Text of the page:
Friday, February 27, 2009
That sinking feeling. Again.
On the water, for a change the heavy battery seemed to be positioned correctly first time letting Tomsk head for the far side of the lake with hardly a hint of list. Radio reception was fine so on the return to the landing stage I launched our towing load, a large hull decorated to look a bit like a container ship. Last week we'd processed happily around the pond so I expected to do the same again and get a bit more practise in tow handling.
At first everything was fine. Tomsk headed up the right hand side of the pond dragging the larger boat like a recalcitrant dog being taken for a walk in the rain. Turning across the the end the "dog" started to catch up a bit as the breeze got behind it but the tug has plenty of grunt and was easily able to keep the rope taught.
Turning for home and bad things started to happen. The wind was strong enough to sail yachts in, unusual on our water, and much stronger then last week. Some sharp pulls to the side stopped the tow heading for the bank but Tomsk was pointing at some funny angles. A strong list to starboard was the first sign all was not well but this quickly resolved itself and I decided to run for home.
Another gust and the list was back. Then the back of the boat went under quickly followed by the front. Suddenly there was a tow but no tug. "This is not going well" I thought.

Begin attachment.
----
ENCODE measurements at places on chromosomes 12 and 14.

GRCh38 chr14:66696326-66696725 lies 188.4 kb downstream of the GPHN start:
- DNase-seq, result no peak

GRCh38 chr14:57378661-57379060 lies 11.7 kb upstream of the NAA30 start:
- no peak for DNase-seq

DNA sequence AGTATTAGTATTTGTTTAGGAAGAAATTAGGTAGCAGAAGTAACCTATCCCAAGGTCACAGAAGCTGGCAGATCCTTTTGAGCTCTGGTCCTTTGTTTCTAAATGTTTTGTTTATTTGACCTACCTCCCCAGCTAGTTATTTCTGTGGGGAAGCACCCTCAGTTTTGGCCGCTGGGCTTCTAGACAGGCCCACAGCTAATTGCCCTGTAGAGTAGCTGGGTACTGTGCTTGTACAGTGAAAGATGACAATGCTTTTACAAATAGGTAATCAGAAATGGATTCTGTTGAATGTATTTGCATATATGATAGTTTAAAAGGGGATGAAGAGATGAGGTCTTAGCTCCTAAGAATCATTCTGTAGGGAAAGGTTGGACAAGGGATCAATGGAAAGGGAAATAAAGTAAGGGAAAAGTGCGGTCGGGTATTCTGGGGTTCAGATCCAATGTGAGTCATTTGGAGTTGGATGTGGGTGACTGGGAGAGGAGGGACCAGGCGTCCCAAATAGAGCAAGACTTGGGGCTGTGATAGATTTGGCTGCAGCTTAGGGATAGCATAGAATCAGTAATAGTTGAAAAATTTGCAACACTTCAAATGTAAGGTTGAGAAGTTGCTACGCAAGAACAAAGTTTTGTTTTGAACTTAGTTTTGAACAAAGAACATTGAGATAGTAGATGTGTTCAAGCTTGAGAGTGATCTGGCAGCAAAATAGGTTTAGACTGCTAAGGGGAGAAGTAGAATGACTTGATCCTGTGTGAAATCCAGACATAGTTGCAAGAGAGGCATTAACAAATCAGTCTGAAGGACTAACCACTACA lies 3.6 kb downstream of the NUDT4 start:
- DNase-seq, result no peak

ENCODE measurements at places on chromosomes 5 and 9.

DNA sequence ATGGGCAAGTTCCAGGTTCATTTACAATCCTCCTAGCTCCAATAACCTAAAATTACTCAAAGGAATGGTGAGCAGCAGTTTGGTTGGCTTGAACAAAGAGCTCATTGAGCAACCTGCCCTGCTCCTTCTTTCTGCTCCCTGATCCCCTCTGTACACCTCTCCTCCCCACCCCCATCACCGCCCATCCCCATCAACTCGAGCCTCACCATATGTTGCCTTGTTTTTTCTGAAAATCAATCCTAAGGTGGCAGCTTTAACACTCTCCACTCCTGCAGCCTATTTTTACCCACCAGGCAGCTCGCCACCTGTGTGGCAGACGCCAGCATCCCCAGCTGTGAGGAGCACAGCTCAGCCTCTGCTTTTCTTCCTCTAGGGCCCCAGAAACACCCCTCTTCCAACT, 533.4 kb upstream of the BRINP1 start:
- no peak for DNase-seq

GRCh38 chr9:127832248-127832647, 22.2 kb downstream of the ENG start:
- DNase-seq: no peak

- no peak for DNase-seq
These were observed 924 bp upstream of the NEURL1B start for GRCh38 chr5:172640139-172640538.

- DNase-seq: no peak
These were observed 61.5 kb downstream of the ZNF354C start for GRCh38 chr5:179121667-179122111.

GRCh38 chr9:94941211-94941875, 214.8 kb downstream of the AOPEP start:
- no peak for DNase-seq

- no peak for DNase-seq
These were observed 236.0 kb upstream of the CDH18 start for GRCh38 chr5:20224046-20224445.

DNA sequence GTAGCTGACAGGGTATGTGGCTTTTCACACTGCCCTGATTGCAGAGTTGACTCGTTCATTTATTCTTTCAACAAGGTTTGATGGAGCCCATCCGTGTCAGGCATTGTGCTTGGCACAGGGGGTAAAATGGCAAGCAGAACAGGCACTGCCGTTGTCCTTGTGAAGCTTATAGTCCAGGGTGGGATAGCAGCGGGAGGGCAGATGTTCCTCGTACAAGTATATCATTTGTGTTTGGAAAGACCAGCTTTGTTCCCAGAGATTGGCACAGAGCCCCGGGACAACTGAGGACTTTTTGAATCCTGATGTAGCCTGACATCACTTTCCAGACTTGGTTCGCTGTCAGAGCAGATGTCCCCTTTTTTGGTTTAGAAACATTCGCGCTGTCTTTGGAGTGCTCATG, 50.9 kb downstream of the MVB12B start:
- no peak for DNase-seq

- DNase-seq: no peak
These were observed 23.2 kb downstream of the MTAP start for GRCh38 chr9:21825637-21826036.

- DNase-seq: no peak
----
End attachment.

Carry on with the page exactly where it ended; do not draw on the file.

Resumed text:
Racing over to the bank I pulled the tow out of the water and was pleased to see the rope still taught. I gently pulled expecting to find a bedraggled Tomsk at the end. As it neared the surface though the weight dropped and I found myself holding the towing post but nothing else.
Back to the clubhouse for a rake and I started fishing around in the water with little expectation of success. A diver would describe the visibility as "Nil" thanks to all the mud. The lake is surprisingly deep at this point thanks to the winter water run off from the fields - around 3-4 feet so no chance of a paddle !
Purely by change I caught something. Gently pulling the rake in I found I had grabbed the top of the superstructure. "Oh, well, at least I got a bit of the model back" went through my mind. Then I spotted the aerial wire. It's attached to the mast and firmly anchored. Pulling this brought the hull up.
Back at the clubhouse I had a very wet and muddy boat. A syringe pulled about 1/4 of a pint of mucky water out of the hull but the Tomsk now sits in a warm room gently drying. We'll see in a couple of days how waterlogged the electrics are !
Model boast, as a general rule, don't sink that often. Any idiot can build something that floats, even me. Yet I this isn't Tomsk's first trip to the bottom. Some deja-vu here...